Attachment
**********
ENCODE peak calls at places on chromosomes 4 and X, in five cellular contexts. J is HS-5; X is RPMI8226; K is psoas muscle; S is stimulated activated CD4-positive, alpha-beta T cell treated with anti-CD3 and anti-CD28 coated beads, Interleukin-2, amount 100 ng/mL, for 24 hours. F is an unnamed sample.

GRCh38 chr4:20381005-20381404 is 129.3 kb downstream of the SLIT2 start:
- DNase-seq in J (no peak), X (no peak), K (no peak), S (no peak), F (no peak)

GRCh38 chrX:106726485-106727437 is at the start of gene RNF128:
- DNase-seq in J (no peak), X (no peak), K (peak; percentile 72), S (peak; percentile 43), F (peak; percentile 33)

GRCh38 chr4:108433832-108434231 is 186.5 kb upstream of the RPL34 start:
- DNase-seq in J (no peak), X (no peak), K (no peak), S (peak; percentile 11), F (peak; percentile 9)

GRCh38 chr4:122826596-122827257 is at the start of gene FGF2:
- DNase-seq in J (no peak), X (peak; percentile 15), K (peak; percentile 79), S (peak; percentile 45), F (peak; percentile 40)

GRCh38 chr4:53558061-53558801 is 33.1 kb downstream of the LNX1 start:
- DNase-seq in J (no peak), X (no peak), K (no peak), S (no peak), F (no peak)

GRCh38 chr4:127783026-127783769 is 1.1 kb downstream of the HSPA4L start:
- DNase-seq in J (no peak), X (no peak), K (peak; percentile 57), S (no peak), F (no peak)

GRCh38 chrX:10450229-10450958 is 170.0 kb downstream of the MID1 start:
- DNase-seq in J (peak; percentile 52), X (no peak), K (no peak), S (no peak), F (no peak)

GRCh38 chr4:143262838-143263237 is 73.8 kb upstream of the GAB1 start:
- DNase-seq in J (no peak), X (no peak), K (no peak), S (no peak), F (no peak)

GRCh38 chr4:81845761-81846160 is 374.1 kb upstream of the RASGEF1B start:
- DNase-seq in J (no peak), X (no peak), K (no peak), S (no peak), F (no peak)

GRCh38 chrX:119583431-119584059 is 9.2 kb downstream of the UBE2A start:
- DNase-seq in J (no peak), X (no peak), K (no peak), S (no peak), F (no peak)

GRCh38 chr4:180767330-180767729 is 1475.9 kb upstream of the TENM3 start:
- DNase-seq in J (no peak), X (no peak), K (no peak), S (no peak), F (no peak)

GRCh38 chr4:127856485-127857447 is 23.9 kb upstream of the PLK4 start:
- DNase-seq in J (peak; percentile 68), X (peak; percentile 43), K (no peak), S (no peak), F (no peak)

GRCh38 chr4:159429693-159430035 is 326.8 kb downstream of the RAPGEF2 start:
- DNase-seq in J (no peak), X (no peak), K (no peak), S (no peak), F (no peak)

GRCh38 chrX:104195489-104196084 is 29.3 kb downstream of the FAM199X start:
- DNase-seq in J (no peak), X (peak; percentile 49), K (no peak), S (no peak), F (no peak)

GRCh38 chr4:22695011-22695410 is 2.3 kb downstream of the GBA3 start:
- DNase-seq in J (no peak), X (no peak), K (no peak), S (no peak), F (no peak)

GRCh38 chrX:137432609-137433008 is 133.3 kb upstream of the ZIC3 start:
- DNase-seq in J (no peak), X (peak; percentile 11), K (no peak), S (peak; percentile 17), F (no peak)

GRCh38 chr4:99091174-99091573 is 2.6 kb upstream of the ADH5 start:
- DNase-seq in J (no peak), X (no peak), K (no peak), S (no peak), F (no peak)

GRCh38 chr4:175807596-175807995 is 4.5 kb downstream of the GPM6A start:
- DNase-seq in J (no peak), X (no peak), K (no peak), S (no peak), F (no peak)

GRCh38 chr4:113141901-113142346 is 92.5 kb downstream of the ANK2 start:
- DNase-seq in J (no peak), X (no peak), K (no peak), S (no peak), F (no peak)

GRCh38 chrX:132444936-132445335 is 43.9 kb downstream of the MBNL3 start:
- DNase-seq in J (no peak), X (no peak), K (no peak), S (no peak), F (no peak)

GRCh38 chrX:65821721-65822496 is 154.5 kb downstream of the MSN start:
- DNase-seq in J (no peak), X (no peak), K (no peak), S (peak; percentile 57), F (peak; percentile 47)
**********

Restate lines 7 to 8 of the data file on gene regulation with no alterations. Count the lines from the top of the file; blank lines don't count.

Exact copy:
- DNase-seq in J (no peak), X (no peak), K (no peak), S (peak; percentile 11), F (peak; percentile 9)

GRCh38 chr4:122826596-122827257 is at the start of gene FGF2: